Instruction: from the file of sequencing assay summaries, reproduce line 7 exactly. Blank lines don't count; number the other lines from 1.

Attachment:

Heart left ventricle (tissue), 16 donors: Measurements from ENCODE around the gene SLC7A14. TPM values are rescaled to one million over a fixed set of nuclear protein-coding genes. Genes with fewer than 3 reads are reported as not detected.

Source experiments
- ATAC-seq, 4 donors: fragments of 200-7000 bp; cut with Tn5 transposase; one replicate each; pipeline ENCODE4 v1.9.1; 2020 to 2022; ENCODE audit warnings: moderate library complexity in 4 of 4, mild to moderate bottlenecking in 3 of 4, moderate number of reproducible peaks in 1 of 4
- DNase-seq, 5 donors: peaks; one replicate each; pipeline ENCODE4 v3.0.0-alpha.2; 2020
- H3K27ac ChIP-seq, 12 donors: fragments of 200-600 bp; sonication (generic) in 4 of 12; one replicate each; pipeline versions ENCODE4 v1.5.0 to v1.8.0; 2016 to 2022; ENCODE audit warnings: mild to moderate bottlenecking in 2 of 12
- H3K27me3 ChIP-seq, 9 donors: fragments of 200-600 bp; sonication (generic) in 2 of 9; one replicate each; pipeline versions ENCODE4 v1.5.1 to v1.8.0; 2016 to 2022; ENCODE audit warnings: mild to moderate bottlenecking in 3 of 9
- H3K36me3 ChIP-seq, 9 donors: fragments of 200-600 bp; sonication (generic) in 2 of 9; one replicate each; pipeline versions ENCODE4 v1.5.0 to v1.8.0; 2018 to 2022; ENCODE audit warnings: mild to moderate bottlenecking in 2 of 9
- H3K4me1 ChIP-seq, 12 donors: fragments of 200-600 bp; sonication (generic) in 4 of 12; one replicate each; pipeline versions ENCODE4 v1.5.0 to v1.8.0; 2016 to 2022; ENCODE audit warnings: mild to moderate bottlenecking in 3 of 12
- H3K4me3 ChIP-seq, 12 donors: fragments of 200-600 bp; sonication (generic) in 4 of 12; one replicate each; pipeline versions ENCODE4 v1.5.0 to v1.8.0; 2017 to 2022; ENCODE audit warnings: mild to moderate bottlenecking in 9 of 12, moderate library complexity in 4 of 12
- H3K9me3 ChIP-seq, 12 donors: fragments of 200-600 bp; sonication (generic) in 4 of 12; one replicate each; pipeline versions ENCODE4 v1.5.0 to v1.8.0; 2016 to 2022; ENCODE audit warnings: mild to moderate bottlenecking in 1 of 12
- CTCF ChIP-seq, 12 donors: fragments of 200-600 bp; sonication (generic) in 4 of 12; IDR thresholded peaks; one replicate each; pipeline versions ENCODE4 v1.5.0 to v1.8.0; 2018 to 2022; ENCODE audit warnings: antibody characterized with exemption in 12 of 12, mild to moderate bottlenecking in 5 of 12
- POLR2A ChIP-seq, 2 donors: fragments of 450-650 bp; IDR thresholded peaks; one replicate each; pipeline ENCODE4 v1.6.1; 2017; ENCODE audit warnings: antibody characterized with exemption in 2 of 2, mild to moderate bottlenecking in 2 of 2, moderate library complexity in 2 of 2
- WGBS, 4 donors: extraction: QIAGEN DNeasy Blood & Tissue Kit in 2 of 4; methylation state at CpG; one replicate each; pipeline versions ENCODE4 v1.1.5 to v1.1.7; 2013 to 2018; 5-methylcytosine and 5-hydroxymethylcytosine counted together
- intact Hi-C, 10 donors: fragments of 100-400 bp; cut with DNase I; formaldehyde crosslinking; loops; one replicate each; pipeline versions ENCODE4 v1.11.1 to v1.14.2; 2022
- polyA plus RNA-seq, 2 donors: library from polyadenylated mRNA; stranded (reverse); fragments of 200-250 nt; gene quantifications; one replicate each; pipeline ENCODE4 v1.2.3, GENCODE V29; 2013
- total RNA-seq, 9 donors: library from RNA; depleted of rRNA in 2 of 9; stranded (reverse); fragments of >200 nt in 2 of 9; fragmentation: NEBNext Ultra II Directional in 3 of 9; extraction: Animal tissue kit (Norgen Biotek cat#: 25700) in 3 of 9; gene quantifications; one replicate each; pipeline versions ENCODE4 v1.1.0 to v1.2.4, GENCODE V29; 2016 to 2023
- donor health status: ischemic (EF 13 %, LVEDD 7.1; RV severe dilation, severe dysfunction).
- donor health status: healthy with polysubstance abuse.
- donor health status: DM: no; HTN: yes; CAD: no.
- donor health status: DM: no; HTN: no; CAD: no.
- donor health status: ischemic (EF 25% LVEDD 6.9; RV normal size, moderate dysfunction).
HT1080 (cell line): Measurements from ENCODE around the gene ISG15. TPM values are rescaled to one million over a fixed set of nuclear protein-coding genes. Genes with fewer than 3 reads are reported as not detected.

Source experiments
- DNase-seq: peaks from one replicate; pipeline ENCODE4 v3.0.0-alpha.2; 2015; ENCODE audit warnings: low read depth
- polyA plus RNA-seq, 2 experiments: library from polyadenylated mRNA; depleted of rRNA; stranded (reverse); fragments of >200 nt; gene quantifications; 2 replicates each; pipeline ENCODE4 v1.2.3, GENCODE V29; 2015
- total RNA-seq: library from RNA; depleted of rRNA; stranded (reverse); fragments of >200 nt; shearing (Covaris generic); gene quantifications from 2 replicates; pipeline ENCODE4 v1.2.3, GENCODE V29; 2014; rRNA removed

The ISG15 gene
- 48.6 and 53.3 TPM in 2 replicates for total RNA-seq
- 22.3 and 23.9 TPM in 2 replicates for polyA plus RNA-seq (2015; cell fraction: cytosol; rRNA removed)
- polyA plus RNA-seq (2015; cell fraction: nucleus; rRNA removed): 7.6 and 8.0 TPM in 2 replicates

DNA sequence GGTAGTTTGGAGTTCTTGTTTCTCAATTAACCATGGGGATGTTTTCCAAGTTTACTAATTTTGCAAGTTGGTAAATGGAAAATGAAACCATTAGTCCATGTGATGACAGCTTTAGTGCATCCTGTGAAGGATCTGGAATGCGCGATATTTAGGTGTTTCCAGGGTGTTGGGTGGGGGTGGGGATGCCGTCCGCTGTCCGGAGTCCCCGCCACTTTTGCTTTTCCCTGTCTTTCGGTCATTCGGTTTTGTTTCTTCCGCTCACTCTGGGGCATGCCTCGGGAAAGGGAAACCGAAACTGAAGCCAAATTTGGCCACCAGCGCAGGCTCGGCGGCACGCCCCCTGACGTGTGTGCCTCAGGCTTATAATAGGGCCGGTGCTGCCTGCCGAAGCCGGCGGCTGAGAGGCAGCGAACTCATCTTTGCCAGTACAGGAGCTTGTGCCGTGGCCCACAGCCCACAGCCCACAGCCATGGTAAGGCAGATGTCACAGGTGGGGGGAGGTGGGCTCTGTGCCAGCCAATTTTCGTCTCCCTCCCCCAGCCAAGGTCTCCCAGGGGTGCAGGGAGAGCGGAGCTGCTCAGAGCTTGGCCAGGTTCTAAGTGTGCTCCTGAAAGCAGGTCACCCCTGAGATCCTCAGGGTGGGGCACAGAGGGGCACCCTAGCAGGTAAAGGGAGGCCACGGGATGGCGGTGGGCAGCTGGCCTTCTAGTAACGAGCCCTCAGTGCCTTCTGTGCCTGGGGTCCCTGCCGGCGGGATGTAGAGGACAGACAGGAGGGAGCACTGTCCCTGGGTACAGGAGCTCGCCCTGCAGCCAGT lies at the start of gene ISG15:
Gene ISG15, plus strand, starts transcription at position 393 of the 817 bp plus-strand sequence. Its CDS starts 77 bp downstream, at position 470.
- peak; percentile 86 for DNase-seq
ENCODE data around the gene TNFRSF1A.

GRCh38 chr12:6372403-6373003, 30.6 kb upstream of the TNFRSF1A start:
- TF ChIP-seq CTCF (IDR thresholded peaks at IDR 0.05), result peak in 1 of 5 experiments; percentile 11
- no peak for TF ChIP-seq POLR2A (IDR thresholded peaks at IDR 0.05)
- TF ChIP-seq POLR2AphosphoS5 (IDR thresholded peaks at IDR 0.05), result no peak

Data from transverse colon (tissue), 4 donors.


- H3K36me3 ChIP-seq, 9 donors: fragments of 200-600 bp; sonication (generic) in 2 of 9; one replicate each; pipeline versions ENCODE4 v1.5.0 to v1.8.0; 2018 to 2022; ENCODE audit warnings: mild to moderate bottlenecking in 2 of 9